6. Variation in antioxidant enzyme activities, growth and some physiological parameters of bitter melon (Momordica charantia) under salinity and chromium stress.

    Science.gov (United States)

    Bahrami, Mahsa; Heidari, Mostafa; Ghorbani, Hadi

    2016-07-01

    In general, salinity and heavy metals interfere with several physiological processes and reduce plant growth. In order to evaluate of three levels of salinity (0, 4 and 8 ds m(-1)) and three concentration of chromium (0, 10 and 20 mg kg(-1) soil) in bitter melon (Momordica charantia), a plot experiment was conducted in greenhouse at university of Shahrood, Iran. The results revealed that chromium treatment had no significant affect on fresh and dry weight, but salinity caused reduction of fresh and dry weight in growth parameter. Salinity and chromium enhanced antioxidant enzymes activities like catalase (CAT), guaiacol peroxidase (GPX) and sodium content in leaves. However salinity and chromium treatments had no effect on potassium, phosphorus in leaves, soluble carbohydrate concentration in leaves and root, but decreased the carotenoid content in leaves. On increasing salinity from control to 8 ds m(-1) chlorophyll a, b and anthocyanin content decreased by 41.6%, 61.1% and 26.5% respectively but chromium treatments had no significant effect on these photosynthetic pigments.

  7. Riboflavin accumulation and characterization of cDNAs encoding lumazine synthase and riboflavin synthase in bitter melon (Momordica charantia).

    Science.gov (United States)

    Tuan, Pham Anh; Kim, Jae Kwang; Lee, Sanghyun; Chae, Soo Cheon; Park, Sang Un

    2012-12-05

    Riboflavin (vitamin B2) is the universal precursor of the coenzymes flavin mononucleotide and flavin adenine dinucleotide--cofactors that are essential for the activity of a wide variety of metabolic enzymes in animals, plants, and microbes. Using the RACE PCR approach, cDNAs encoding lumazine synthase (McLS) and riboflavin synthase (McRS), which catalyze the last two steps in the riboflavin biosynthetic pathway, were cloned from bitter melon (Momordica charantia), a popular vegetable crop in Asia. Amino acid sequence alignments indicated that McLS and McRS share high sequence identity with other orthologous genes and carry an N-terminal extension, which is reported to be a plastid-targeting sequence. Organ expression analysis using quantitative real-time RT PCR showed that McLS and McRS were constitutively expressed in M. charantia, with the strongest expression levels observed during the last stage of fruit ripening (stage 6). This correlated with the highest level of riboflavin content, which was detected during ripening stage 6 by HPLC analysis. McLS and McRS were highly expressed in the young leaves and flowers, whereas roots exhibited the highest accumulation of riboflavin. The cloning and characterization of McLS and McRS from M. charantia may aid the metabolic engineering of vitamin B2 in crops.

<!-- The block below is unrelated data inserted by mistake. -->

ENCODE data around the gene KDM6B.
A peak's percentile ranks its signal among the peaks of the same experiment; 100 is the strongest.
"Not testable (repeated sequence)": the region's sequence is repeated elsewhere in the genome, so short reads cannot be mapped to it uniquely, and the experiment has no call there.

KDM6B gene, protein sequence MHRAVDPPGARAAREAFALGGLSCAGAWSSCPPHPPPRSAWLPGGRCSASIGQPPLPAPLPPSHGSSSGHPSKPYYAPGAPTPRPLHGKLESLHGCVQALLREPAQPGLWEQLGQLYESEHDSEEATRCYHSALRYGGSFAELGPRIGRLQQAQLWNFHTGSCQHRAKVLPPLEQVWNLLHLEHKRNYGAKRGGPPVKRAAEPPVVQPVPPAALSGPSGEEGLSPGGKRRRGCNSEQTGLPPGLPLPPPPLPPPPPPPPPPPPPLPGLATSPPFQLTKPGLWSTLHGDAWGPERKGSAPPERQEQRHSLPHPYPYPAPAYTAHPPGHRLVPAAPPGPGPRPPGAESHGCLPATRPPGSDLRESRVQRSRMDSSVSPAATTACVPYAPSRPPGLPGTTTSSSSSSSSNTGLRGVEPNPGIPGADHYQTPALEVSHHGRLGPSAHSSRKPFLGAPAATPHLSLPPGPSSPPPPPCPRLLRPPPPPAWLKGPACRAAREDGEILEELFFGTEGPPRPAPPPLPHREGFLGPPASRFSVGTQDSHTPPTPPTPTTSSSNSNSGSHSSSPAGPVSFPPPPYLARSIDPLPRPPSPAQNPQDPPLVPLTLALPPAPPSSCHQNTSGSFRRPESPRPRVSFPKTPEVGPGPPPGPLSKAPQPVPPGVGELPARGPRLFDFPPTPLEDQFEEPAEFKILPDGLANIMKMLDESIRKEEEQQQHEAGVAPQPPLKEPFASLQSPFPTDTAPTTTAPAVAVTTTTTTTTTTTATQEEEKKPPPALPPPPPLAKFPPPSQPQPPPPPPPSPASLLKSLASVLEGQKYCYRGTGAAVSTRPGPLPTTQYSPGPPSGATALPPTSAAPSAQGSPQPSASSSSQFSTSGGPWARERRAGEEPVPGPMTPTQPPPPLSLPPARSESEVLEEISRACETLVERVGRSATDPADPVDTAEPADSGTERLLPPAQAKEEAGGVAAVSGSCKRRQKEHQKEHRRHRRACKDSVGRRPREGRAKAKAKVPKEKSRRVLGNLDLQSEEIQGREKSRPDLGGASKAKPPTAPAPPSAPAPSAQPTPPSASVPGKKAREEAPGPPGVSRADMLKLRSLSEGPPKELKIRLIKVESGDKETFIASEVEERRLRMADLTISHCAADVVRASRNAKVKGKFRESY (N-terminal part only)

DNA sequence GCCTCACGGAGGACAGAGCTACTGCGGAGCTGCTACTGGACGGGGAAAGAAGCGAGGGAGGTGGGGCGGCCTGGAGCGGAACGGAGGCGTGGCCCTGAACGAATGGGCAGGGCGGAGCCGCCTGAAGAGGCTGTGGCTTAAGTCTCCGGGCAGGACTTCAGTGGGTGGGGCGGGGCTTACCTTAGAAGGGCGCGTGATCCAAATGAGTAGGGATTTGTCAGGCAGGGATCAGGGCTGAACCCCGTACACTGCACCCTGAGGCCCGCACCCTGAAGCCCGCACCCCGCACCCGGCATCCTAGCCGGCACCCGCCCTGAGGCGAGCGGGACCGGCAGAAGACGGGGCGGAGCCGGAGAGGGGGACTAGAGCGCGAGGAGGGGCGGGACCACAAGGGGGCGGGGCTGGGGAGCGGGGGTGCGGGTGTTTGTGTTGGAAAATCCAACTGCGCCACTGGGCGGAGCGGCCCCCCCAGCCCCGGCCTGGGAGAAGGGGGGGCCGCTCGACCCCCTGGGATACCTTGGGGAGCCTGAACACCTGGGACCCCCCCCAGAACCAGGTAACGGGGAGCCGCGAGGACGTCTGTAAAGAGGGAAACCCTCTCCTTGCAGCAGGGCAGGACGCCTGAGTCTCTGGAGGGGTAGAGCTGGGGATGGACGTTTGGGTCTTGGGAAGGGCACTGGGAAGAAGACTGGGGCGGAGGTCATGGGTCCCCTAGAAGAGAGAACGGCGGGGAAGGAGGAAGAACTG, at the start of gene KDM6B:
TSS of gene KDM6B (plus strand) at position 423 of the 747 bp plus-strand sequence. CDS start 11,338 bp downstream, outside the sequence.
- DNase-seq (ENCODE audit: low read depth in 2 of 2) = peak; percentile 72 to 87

8. Bitter Melon (Momordica charantia) Extract Inhibits Tumorigenicity and Overcomes Cisplatin-Resistance in Ovarian Cancer Cells Through Targeting AMPK Signaling Cascade.

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    Yung, Mingo M H; Ross, Fiona A; Hardie, D Grahame; Leung, Thomas H Y; Zhan, Jinbiao; Ngan, Hextan Y S; Chan, David W

    2016-09-01

    Objective Acquired chemoresistance is a major obstacle in the clinical management of ovarian cancer. Therefore, searching for alternative therapeutic modalities is urgently needed. Bitter melon (Momordica charantia) is a traditional dietary fruit, but its extract also shows potential medicinal values in human diabetes and cancers. Here, we sought to investigate the extract of bitter melon (BME) in antitumorigenic and cisplatin-induced cytotoxicity in ovarian cancer cells. Three varieties of bitter melon were used to prepare the BME. Ovarian cancer cell lines, human immortalized epithelial ovarian cells (HOSEs), and nude mice were used to evaluate the cell cytotoxicity, cisplatin resistance, and tumor inhibitory effect of BME. The molecular mechanism of BME was examined by Western blotting. Cotreatment with BME and cisplatin markedly attenuated tumor growth in vitro and in vivo in a mouse xenograft model, whereas there was no observable toxicity in HOSEs or in nude mice in vivo Interestingly, the antitumorigenic effects of BME varied with different varieties of bitter melon, suggesting that the amount of antitumorigenic substances may vary. Studies of the molecular mechanism demonstrated that BME activates AMP-activated protein kinase (AMPK) in an AMP-independent but CaMKK (Ca(2+)/calmodulin-dependent protein kinase)-dependent manner, exerting anticancer effects through activation of AMPK and suppression of the mTOR/p70S6K and/or the AKT/ERK/FOXM1 (Forkhead Box M1) signaling cascade. BME functions as a natural AMPK activator in the inhibition of ovarian cancer cell growth and might be useful as a supplement to improve the efficacy of cisplatin-based chemotherapy in ovarian cancer. © The Author(s) 2015.